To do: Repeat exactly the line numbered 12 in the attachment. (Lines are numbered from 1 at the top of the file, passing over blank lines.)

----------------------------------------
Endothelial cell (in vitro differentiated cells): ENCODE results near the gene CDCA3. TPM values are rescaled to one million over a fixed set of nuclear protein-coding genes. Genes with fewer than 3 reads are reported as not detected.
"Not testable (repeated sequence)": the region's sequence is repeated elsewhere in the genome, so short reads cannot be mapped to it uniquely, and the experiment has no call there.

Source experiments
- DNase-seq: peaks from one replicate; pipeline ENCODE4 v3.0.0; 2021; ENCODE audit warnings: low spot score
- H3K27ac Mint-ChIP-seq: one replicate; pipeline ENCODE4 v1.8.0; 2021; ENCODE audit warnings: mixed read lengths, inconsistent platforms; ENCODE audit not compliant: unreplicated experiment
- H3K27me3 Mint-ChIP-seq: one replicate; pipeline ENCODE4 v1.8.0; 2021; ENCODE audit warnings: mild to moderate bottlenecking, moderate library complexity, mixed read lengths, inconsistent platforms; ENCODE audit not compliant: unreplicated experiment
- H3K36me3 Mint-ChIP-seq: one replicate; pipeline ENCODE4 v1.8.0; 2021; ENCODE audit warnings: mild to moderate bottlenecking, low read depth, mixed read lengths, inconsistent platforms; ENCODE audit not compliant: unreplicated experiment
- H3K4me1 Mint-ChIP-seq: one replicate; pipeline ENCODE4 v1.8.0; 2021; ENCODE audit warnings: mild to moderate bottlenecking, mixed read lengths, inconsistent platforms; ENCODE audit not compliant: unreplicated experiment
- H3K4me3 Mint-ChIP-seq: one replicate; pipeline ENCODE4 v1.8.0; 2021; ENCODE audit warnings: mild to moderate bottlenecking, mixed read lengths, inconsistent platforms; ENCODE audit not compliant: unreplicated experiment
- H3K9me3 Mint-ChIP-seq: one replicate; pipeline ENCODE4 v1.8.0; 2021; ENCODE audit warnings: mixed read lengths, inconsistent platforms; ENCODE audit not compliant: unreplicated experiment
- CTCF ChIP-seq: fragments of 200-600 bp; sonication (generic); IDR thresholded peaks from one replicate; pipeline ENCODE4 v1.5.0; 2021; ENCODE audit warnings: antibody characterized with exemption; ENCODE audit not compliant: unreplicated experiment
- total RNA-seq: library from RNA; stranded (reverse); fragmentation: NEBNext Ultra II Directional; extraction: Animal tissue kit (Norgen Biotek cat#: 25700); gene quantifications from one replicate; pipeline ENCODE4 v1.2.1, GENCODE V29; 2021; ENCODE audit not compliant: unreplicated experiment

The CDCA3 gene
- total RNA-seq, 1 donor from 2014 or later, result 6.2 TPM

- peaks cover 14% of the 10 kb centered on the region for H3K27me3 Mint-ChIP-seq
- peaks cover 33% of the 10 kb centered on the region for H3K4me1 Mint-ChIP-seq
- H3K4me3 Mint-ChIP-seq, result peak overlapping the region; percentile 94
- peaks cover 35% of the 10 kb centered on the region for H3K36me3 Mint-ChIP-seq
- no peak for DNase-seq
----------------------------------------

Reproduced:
- total RNA-seq: library from RNA; stranded (reverse); fragmentation: NEBNext Ultra II Directional; extraction: Animal tissue kit (Norgen Biotek cat#: 25700); gene quantifications from one replicate; pipeline ENCODE4 v1.2.1, GENCODE V29; 2021; ENCODE audit not compliant: unreplicated experiment